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This is the book that first showed me that prayer is more than talking to God whenever I want, about whatever I want. In its pages, I met the monks and mystics and poets and pilgrims who have continued to draw me into the mystery of prayer.

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The Book of Common Prayer

The sheer poetry of this version of the ancient liturgies, psalms, and prayers translated into English remains, for me, the standard for corporate prayer in the Christian tradition. The language itself rises as incense; I suspect the psalmist would agree.

* * *

The Rule of Saint Benedict
Saint Benedict (Vintage)

This book taught me that prayer is not an attachment to a life lived for God—it is the center of a life lived with God. Sometimes a single preposition can make all the difference.

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Thoughts in Solitude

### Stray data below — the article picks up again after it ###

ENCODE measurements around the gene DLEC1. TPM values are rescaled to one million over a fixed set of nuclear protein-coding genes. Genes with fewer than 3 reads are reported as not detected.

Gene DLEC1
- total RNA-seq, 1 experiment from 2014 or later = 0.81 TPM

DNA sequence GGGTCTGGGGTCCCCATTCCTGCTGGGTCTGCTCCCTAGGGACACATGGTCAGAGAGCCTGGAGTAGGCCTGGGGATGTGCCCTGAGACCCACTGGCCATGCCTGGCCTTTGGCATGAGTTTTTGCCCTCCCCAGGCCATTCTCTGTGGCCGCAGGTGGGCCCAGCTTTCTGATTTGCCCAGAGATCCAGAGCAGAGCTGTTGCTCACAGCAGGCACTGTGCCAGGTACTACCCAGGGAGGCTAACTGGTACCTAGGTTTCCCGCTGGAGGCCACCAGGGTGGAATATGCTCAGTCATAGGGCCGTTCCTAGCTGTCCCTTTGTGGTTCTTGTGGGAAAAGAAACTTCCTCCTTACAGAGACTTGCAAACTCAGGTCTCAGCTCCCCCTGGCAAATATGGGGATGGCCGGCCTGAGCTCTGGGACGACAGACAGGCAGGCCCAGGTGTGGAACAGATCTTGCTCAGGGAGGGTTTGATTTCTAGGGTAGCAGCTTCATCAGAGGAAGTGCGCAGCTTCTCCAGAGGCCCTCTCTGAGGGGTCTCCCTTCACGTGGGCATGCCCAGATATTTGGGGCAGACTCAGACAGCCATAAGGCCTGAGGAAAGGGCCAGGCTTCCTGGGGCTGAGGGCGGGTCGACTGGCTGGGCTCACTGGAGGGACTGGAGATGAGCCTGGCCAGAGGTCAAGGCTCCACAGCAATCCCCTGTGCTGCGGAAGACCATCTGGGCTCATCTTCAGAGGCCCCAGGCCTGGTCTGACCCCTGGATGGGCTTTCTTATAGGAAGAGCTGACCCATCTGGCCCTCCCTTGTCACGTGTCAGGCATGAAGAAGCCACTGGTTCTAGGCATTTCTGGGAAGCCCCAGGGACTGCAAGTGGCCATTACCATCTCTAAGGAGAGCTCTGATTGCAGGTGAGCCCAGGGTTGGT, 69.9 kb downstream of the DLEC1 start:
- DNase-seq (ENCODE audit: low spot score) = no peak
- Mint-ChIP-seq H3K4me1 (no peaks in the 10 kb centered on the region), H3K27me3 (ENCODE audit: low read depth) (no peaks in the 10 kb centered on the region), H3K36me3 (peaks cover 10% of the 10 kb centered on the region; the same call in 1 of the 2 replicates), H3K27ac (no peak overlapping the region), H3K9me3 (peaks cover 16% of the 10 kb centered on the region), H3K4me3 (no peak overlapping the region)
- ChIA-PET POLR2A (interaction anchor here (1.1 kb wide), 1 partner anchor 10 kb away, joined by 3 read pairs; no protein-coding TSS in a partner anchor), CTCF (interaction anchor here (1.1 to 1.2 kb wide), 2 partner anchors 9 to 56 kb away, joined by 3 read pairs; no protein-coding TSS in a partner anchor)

Thomas Merton (Farrar, Straus and Giroux)

"Father Louie," as Merton was known, is the one who taught me what the fruits of a life of prayer, or at least one in pursuit of prayer, might turn out to be. His is the first book I downloaded to my iPhone when I was dragged across the bridge to the 21st century.

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The Book of Hours
Prayers to a Lowly God

Rainer Maria Rilke (Northwestern University Press)

Rilke is my favorite poet, and his book of prayers based on the monastic hours opened me up to the way ancient prayer, prayed by the faithful for centuries, might take root in me, that I might finally come to hear and say the "prayer of God that is rising in my heart."

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Related Elsewhere:

A Guide to Prayer for Ministers and Other Servants, The Book of Common Prayer, The Rule of Saint Benedict, Thoughts in Solitude, and The Book of Hours are available from ChristianBook.com and ...

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May 2010

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